For this story, we are refraining from stating the name being changed by the Washington NFL club. Several Indigenous communities have expressed that is a powerful racial slur and that, as with other similar slurs, we should avoid writing it wherever possible.
For many years now, the National Football League's (NFL) team in Washington, D.C. has been the subject of protests and petitions. The reason?
Its name, which has long been acknowledged as a racial slur against Indigenous people in North America and which people wanted to see changed.
On July 13, the team announced that it was finally going to do just that.
After 87 years, the name and the logo—which shows the head of a Native American warrior—will be changed. Though the replacement hasn't been announced yet (the team says they are considering options right now), this is a big moment in the ongoing fight for respect and equality by Indigenous peoples in the United States and beyond.
A long time coming
For decades, the National Congress of American Indians (NCAI) has worked to get this name changed. For many activists, it felt as though this day would never come. And with very good reason.
The Washington team's officials had long insisted that there was nothing wrong with the name. In particular, team president Dan Snyder has always been very firm about keeping it. In 2013, he told USA Today that he would "NEVER" change it, stressing that 'never' should be written in all capital letters to show how much he meant it.
So what changed?
In addition to the years of Indigenous activism against Washington's team name, we are now in a moment of strong social justice protests across the United States and Canada. And these protests can aid each other's causes, even when they don't appear to be about the exact same thing.
The NFL itself was at the centre of BLM protests in 2016 when then-San Francisco 49ers quarterback Colin Kaepernick began kneeling during the national anthem to protest police brutality.
Though his protests cost him his future in the league, he inspired many around the world. Kaepernick also received endorsements and support from several companies, especially sports clothing giant Nike. Some businesses were becoming more active in social justice than ever.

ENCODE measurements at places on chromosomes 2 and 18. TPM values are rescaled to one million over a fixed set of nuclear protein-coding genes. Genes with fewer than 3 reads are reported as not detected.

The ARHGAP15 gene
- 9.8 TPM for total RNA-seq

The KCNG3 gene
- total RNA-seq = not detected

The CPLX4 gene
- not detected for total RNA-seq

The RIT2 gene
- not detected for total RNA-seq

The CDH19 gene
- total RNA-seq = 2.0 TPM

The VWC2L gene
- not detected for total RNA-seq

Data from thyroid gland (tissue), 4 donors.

And in the end, it is a combination of increased social justice awareness and large company pressure that seems to have changed Snyder's mind.
Though Kaepernick's protests were specifically about Black rights, Black rights and Indigenous rights have common themes. These communities are both affected by systemic racism. And currently, many BLM and Indigenous activists are calling attention to how their causes intersect, or meet with many common solutions.
Last week to put more pressure on Snyder and the team, Nike stopped selling all Washington merchandise—uniforms, shirts, and more—on its website. And three days ago, the main sponsor of Washington's home field, FedEx, announced it was pulling support for the team unless it changed the name.
These moves meant that the team stood to lose a lot of money. When added to the pressure that was already there due to the protests, Snyder and the team felt that it had to act.
What about the others?
After Snyder's decision was made official, the NACI released a statement:
Today is a day for all Native people to celebrate. We thank the generations of tribal nations, leaders, and activists who worked for decades to make this day possible. We commend the Washington NFL team for eliminating a brand that disrespected, demeaned, and stereotyped all Native people, and we call on all other sports teams and corporate brands to retire all caricatures of Native Americans that they use as their mascots.
This brings up an important point. There are other sports teams that currently use Indigenous stereotypes and/or imagery. These include the NFL's Kansas City Chiefs, Major League Baseball's Cleveland Indians and Atlanta Braves, the National Hockey League's Chicago Blackhawks, and the Canadian Football League's Edmonton Eskimos.
Washington's mascot had long been considered the worst such name in pro sports for a simple reason: it was a derogatory slur. But whether the other names are based on actual terms (chief) or suggest honour or strength (brave), Indigenous activists point out that there is still a big problem with them. These are examples of white people using—or appropriating—parts of Indigenous culture without permission.
Now that the Washington NFL team has agreed to change its name, it will likely be much harder for the other teams on this list to continue to refuse a change themselves.